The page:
Use of discrete-event simulation in modeling and analysis of complex systems. Data structures and event-list management; verification and validation of simulation models; input modeling, including selection of probability distributions and random variate generation; statistical analysis of output data. Same as CS 482. 3 undergraduate hours. 4 graduate hours. Prerequisite: CS 101 and IE 310.
Introduction to the theory and practice of financial engineering: basics of derivative securities and risk management; Markowitz portfolio theory and capital asset pricing model; interest rate and bonds; forward and futures contracts, hedging using futures contracts; option contracts and arbitrage relationship; binomial model, no-arbitrage pricing, risk-neutral pricing, and American options pricing; Brownian motion, Black-Scholes-Merton model, delta hedging, Greek letters, implied volatility, and volatility smile. 3 undergraduate hours. 4 graduate hours. Prerequisite: IE 300.
Total quality systems for planning, developing, and manufacturing world-class products. Economic foundations of total quality. Product value, cost, pricing, environmental quality, activity-based costing, design for assembly, organization structure, lead time, innovation, Taguchi methods, simulation-based significance testing, Strategic Quality Deployment, statistical process control, and conjoint analysis. 3 undergraduate hours. 3 or 4 graduate hours. Prerequisite: IE 300.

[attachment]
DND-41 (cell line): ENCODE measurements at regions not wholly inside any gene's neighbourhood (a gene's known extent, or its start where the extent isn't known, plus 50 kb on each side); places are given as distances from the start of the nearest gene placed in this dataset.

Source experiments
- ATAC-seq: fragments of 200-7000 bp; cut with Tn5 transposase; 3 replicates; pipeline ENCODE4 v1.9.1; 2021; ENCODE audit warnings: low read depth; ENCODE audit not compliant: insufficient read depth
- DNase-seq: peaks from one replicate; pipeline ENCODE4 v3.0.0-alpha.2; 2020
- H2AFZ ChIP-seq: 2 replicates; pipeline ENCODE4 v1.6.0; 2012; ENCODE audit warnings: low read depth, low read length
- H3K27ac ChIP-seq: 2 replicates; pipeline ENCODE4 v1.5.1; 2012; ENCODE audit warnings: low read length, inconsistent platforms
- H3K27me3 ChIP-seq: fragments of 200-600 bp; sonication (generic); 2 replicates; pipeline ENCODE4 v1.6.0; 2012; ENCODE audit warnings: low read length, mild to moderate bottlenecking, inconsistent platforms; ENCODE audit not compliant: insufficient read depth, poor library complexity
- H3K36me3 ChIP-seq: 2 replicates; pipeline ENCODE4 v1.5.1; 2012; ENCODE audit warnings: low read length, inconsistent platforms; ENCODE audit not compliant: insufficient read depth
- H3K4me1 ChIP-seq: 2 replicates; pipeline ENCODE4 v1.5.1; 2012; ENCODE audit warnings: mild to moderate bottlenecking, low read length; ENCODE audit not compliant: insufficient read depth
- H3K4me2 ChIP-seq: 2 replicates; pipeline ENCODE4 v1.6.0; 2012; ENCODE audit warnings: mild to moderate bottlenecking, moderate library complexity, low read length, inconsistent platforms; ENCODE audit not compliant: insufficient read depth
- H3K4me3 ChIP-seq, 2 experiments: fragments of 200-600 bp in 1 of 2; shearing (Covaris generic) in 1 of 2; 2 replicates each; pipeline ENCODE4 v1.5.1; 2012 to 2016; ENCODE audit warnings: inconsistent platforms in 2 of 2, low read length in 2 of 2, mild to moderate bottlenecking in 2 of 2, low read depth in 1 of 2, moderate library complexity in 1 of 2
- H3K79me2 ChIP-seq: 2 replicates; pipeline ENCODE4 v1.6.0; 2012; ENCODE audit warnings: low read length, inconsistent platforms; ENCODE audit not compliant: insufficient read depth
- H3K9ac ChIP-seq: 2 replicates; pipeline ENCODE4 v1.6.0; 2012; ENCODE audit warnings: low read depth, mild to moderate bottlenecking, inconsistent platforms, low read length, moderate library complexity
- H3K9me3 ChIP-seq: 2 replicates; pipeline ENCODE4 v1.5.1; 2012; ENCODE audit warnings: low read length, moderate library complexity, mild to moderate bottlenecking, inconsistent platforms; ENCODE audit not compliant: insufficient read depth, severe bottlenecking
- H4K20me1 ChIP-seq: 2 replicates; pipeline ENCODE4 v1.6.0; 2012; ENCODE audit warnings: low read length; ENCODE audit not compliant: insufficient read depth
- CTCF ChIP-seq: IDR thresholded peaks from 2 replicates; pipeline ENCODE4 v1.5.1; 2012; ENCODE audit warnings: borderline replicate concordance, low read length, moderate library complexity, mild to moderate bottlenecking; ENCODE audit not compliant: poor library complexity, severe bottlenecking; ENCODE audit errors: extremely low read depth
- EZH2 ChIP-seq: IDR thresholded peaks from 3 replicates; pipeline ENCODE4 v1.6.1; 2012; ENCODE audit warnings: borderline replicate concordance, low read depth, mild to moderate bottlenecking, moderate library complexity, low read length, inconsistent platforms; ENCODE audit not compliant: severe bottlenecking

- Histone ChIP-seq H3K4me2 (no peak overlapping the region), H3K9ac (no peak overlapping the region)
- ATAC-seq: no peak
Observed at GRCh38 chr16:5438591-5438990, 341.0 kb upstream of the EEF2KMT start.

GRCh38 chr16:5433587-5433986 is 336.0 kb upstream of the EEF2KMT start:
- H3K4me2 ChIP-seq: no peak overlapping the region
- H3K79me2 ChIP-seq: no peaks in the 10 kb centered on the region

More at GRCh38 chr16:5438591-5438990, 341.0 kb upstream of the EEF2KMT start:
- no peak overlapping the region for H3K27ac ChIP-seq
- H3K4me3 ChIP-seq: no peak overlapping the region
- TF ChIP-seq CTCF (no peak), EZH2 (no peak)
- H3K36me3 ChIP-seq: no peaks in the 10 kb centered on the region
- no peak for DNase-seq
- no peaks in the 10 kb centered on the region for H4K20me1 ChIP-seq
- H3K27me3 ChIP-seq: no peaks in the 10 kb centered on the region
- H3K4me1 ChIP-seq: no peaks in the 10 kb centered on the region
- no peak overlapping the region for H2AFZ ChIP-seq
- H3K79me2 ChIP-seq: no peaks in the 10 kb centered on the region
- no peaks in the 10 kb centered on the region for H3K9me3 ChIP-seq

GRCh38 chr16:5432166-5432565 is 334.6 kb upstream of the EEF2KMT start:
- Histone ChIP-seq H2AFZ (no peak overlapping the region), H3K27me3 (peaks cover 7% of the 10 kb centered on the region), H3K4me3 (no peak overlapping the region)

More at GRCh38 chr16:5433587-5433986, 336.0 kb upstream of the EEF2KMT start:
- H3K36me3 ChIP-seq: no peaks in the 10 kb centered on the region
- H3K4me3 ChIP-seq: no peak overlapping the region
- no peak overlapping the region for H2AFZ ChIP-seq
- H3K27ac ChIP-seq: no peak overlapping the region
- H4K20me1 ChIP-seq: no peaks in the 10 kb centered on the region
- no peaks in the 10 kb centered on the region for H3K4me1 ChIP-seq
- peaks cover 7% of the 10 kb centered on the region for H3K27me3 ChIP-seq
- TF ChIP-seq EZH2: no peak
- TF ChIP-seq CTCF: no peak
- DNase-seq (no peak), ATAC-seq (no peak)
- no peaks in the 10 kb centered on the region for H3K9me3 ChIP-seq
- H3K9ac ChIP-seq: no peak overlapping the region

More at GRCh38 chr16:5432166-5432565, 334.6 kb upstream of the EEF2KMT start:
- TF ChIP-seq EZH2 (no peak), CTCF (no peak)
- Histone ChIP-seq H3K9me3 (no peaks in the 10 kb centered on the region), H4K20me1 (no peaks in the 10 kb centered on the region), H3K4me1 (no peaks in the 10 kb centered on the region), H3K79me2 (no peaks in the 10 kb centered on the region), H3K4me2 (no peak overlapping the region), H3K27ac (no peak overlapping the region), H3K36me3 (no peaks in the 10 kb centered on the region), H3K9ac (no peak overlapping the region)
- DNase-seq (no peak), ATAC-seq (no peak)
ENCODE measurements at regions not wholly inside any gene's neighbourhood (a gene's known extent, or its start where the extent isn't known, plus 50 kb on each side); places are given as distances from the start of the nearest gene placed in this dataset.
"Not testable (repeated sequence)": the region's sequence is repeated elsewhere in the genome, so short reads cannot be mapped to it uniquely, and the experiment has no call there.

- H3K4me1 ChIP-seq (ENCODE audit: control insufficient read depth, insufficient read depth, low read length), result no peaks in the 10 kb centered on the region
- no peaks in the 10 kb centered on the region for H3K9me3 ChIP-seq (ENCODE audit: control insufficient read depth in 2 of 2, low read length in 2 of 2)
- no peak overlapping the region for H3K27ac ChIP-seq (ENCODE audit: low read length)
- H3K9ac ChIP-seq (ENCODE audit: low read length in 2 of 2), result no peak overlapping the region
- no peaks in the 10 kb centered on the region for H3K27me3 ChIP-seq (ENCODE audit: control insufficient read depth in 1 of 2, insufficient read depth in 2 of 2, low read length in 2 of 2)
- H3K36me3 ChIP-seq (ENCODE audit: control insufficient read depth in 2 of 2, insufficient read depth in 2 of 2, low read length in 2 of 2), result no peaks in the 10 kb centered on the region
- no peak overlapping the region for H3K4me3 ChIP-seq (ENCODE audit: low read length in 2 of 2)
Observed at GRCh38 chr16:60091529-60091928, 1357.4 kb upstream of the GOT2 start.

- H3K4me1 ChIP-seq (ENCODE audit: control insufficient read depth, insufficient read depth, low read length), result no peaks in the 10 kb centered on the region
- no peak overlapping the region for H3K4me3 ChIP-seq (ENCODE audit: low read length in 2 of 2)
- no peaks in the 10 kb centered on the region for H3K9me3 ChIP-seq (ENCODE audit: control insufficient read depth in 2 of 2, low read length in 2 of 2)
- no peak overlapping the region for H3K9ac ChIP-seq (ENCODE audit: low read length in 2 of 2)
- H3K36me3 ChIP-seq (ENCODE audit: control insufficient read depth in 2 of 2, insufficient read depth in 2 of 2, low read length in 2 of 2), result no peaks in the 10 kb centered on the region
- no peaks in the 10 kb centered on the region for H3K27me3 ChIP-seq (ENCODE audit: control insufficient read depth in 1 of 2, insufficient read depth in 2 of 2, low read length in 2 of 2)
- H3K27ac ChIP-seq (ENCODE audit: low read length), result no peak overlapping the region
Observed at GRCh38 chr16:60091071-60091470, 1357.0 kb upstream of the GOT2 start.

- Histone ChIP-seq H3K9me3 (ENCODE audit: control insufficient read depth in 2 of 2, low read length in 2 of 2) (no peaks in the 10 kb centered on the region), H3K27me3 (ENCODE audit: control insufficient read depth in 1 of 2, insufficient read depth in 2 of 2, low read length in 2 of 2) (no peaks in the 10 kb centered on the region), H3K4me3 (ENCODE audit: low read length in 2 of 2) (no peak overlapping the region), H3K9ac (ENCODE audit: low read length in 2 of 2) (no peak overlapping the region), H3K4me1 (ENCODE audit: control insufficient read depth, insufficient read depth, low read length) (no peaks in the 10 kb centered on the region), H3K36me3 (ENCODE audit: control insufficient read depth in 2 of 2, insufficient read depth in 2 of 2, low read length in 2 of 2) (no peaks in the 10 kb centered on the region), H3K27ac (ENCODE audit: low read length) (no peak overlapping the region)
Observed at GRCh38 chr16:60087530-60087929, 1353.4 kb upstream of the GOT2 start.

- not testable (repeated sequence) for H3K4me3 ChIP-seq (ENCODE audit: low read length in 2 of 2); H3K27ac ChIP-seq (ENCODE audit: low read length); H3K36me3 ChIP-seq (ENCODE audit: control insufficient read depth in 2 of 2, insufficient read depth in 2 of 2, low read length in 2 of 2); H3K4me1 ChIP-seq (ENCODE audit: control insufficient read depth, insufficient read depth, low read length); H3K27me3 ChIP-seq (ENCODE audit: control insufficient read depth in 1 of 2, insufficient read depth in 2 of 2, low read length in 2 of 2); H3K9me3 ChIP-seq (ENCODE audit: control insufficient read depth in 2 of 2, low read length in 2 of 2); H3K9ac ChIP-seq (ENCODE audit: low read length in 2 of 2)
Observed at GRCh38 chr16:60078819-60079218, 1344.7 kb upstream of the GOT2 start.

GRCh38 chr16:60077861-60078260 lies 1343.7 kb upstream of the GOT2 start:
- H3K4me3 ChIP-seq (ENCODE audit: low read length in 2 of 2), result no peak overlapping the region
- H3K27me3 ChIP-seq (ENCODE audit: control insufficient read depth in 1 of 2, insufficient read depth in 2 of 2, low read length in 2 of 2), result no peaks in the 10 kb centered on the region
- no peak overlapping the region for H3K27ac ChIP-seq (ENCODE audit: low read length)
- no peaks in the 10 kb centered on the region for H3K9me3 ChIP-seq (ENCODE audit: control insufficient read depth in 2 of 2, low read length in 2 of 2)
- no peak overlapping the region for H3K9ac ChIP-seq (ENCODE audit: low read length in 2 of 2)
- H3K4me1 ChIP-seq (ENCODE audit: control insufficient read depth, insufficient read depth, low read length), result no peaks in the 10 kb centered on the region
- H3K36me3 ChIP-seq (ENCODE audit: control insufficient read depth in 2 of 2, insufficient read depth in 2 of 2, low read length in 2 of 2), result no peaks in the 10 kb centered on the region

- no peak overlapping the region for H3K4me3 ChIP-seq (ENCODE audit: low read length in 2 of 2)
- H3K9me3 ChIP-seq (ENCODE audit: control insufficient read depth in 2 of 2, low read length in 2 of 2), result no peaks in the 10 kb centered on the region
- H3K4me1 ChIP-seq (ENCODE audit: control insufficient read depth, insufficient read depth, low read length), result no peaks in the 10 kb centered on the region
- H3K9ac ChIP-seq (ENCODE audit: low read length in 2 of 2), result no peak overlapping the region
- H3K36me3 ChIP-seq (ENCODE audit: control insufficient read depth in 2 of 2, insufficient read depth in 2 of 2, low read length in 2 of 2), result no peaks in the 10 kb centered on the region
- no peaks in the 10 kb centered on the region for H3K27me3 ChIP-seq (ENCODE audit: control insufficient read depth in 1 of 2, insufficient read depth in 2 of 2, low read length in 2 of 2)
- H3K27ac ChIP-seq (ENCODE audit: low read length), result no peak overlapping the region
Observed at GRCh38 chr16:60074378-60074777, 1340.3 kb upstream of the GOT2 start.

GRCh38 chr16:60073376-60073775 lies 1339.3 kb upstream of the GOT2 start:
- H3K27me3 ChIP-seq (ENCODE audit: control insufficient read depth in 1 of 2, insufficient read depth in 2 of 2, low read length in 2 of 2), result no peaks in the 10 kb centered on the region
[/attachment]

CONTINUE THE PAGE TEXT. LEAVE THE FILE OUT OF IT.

Quality Engineering principles and the Six Sigma Define-Measure-Analyze-Improve-Control (DMAIC) process. Application of concepts and methods of statistical process control, designed experiments, and measurement systems analysis to cases of quality and productivity improvement; application of the fundamentals of quality engineering and the Six Sigma to areas of produce development, service enterprise, and manufacturing processes. 3 undergraduate hours. 3 graduate hours. Prerequisite: IE 300.
Independent study of advanced problems related to industrial engineering. 1 to 4 undergraduate hours. 1 to 4 graduate hours. May be repeated. Prerequisite: Consent of instructor.
Subject offerings of new and developing areas of knowledge in industrial engineering intended to augment the existing curriculum. See Class Schedule or departmental course information for topics and prerequisites. 1 to 4 undergraduate hours. 1 to 4 graduate hours. May be repeated in the same or separate terms if topics vary to a maximum of 9 hours.